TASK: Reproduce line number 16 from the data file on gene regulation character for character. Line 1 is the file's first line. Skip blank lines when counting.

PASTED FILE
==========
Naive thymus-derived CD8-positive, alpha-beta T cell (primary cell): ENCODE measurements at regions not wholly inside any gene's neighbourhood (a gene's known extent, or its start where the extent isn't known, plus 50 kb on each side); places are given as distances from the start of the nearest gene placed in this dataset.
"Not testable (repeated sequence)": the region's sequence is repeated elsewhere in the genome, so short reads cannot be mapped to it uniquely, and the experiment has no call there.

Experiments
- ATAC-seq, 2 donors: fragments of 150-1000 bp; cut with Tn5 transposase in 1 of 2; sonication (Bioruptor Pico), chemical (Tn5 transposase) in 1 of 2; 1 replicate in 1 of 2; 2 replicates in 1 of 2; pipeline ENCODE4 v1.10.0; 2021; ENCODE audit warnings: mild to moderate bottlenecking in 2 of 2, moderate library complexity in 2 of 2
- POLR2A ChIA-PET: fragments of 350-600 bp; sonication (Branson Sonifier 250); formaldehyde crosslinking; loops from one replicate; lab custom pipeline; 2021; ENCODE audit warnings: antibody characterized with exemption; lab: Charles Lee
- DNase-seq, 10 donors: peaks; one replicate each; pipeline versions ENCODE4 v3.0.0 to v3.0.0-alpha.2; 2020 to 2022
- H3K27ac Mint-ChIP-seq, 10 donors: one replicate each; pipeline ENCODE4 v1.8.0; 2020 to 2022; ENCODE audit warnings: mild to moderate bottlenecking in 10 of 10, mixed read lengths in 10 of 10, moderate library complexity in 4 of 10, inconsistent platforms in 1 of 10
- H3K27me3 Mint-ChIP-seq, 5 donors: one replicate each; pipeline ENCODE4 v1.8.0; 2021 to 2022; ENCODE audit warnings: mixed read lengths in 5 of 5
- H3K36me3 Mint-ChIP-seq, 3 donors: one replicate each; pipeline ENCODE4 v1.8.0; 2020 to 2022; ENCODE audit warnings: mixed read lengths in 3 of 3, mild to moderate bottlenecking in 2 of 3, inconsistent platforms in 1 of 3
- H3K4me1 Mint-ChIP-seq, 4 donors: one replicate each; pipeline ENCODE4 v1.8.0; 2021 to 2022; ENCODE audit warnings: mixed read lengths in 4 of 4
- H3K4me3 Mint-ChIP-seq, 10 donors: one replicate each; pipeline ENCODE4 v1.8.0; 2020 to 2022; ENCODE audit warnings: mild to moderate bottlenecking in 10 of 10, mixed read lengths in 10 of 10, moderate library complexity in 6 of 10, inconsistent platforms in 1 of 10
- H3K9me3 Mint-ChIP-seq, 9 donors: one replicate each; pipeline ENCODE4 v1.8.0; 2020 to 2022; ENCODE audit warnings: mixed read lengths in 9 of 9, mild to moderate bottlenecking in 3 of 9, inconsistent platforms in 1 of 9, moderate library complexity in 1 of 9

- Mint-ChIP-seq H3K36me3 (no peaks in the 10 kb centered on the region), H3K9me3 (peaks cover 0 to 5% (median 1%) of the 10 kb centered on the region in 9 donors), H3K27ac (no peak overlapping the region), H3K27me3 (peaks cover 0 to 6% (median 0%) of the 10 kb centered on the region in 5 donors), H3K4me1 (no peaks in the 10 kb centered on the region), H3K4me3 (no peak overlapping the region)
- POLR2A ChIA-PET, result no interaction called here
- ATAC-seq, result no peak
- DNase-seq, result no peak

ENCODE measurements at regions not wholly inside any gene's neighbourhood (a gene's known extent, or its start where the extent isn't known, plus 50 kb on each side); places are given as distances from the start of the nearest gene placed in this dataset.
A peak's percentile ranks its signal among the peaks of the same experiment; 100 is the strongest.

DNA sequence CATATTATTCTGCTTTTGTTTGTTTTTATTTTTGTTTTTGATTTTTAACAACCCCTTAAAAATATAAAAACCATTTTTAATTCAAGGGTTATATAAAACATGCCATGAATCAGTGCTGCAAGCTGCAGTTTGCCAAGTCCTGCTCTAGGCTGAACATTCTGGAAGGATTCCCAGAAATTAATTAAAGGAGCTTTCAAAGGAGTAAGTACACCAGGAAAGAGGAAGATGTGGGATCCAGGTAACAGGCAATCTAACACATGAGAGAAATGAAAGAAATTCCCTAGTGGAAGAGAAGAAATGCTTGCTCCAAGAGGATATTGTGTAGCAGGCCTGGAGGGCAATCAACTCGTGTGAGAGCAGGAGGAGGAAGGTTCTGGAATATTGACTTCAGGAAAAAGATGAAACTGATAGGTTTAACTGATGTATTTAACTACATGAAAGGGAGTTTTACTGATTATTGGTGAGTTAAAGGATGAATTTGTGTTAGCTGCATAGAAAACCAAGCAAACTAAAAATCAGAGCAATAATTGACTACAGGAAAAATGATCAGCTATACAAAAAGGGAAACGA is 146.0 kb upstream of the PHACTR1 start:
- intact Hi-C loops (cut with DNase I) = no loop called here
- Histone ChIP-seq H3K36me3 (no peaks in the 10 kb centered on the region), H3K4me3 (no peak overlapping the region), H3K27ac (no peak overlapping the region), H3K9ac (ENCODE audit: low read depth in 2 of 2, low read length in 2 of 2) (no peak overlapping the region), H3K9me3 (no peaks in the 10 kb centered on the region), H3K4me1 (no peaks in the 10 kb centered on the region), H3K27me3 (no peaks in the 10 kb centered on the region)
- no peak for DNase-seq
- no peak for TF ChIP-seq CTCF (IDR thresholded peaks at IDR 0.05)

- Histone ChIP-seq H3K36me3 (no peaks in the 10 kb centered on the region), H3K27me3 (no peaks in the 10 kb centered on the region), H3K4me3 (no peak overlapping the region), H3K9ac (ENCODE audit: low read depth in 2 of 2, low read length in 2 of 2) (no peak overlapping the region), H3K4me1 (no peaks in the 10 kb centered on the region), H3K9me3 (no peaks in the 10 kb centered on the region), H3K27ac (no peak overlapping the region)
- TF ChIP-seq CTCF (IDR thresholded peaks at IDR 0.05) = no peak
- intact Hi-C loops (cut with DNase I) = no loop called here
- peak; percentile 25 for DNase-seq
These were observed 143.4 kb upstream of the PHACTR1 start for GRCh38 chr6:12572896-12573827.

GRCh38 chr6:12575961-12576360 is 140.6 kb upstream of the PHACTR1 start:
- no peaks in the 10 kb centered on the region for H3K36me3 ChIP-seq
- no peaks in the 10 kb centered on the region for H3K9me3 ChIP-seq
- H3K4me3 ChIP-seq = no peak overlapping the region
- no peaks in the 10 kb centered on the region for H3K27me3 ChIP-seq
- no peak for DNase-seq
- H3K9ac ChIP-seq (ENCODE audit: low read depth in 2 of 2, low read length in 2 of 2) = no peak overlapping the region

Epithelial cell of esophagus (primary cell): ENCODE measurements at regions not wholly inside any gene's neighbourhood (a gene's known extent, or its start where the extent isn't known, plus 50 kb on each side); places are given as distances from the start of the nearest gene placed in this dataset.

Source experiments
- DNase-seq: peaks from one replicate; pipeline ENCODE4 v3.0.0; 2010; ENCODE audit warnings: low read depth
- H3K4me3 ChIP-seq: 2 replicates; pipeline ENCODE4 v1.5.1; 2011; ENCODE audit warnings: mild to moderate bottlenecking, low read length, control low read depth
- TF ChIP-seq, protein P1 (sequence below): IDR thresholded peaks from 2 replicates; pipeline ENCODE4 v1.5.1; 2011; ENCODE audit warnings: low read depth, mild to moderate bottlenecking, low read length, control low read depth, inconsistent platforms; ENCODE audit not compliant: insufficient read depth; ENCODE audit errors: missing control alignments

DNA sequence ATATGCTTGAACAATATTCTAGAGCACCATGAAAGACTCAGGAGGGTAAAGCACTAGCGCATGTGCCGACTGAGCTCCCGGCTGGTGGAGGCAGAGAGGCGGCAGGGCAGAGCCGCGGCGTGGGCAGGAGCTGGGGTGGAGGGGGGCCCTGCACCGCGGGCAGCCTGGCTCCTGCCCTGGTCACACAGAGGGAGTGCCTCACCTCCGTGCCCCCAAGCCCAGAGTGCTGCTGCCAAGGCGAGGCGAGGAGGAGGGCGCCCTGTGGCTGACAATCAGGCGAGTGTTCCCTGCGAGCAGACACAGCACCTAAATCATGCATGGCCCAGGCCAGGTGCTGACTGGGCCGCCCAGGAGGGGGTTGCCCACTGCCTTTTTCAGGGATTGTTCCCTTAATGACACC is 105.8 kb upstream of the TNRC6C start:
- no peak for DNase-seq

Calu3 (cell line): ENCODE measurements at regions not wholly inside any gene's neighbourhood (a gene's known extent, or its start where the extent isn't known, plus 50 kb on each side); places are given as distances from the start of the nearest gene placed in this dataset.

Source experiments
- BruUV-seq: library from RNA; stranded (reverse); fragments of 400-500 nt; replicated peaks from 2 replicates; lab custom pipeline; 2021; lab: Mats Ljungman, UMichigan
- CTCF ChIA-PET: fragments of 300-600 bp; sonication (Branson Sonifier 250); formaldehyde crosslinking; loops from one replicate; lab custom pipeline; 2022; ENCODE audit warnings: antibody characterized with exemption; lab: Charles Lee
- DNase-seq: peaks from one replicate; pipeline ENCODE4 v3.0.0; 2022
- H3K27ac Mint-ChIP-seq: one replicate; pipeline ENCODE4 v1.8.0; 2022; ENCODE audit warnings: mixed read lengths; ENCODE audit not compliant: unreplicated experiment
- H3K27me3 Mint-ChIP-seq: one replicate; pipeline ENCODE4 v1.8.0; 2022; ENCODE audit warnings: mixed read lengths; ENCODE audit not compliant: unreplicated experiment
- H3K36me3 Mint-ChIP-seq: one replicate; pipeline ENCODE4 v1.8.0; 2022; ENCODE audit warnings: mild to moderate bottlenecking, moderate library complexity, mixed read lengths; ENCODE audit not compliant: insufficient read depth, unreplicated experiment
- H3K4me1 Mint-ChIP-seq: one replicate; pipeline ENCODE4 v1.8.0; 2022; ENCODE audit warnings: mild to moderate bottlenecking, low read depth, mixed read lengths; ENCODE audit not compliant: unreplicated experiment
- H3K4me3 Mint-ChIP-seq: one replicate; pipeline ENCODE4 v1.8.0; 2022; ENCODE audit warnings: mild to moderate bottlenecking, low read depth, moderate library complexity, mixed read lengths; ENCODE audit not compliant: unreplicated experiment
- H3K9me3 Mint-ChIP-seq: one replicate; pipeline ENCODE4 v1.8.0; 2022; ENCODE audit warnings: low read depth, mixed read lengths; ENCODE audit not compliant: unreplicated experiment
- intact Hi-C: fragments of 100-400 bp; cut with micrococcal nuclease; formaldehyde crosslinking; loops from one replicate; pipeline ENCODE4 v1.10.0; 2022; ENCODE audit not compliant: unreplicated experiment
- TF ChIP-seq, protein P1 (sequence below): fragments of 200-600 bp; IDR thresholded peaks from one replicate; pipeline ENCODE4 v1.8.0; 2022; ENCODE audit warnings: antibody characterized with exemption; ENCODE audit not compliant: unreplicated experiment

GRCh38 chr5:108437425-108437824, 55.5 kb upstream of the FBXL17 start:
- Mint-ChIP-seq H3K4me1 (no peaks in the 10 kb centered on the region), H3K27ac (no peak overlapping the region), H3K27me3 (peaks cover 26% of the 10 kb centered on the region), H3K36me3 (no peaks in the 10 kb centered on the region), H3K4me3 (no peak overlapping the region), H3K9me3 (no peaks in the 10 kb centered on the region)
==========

- DNase-seq, result no peak